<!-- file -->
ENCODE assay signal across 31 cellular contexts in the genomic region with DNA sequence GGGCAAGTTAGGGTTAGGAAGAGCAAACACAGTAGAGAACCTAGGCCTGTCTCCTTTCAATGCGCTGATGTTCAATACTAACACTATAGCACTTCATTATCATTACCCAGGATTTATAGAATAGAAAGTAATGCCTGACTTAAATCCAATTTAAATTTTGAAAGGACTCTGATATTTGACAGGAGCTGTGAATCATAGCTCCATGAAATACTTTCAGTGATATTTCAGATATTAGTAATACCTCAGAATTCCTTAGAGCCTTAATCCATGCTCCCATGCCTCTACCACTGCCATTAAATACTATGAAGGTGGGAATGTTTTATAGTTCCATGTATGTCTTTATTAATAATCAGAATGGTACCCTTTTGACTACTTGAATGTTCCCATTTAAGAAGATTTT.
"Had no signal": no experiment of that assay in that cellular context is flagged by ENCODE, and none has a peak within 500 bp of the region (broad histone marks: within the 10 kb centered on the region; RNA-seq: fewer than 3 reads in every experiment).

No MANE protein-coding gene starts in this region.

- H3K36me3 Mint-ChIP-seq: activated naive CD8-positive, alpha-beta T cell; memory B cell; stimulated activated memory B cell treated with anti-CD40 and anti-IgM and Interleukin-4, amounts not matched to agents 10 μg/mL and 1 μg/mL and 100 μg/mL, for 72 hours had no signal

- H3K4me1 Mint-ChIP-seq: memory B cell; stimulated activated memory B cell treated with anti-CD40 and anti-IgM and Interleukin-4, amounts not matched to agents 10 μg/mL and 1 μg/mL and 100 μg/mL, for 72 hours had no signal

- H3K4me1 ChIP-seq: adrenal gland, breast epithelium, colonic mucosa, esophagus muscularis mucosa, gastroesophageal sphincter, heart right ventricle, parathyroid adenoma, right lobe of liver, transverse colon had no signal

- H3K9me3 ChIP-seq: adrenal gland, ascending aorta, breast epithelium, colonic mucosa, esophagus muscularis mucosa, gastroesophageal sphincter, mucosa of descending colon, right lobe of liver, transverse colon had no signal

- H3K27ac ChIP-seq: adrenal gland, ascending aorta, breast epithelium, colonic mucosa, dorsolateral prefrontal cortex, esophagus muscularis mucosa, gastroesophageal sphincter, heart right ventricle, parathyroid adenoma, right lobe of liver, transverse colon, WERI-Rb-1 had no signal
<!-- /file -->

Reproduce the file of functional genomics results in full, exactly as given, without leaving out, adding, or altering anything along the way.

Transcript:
ENCODE assay signal across 31 cellular contexts in the genomic region with DNA sequence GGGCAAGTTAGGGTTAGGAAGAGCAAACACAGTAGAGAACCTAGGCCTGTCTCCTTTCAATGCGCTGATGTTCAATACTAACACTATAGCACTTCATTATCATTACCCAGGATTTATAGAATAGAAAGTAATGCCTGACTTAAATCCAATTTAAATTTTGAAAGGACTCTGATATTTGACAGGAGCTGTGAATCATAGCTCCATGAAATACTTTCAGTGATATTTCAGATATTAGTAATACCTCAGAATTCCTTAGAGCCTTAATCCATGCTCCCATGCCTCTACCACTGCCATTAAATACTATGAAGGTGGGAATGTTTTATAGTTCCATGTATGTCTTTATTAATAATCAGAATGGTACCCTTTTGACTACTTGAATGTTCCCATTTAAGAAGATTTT.
"Had no signal": no experiment of that assay in that cellular context is flagged by ENCODE, and none has a peak within 500 bp of the region (broad histone marks: within the 10 kb centered on the region; RNA-seq: fewer than 3 reads in every experiment).

No MANE protein-coding gene starts in this region.

- H3K36me3 Mint-ChIP-seq: activated naive CD8-positive, alpha-beta T cell; memory B cell; stimulated activated memory B cell treated with anti-CD40 and anti-IgM and Interleukin-4, amounts not matched to agents 10 μg/mL and 1 μg/mL and 100 μg/mL, for 72 hours had no signal

- H3K4me1 Mint-ChIP-seq: memory B cell; stimulated activated memory B cell treated with anti-CD40 and anti-IgM and Interleukin-4, amounts not matched to agents 10 μg/mL and 1 μg/mL and 100 μg/mL, for 72 hours had no signal

- H3K4me1 ChIP-seq: adrenal gland, breast epithelium, colonic mucosa, esophagus muscularis mucosa, gastroesophageal sphincter, heart right ventricle, parathyroid adenoma, right lobe of liver, transverse colon had no signal

- H3K9me3 ChIP-seq: adrenal gland, ascending aorta, breast epithelium, colonic mucosa, esophagus muscularis mucosa, gastroesophageal sphincter, mucosa of descending colon, right lobe of liver, transverse colon had no signal

- H3K27ac ChIP-seq: adrenal gland, ascending aorta, breast epithelium, colonic mucosa, dorsolateral prefrontal cortex, esophagus muscularis mucosa, gastroesophageal sphincter, heart right ventricle, parathyroid adenoma, right lobe of liver, transverse colon, WERI-Rb-1 had no signal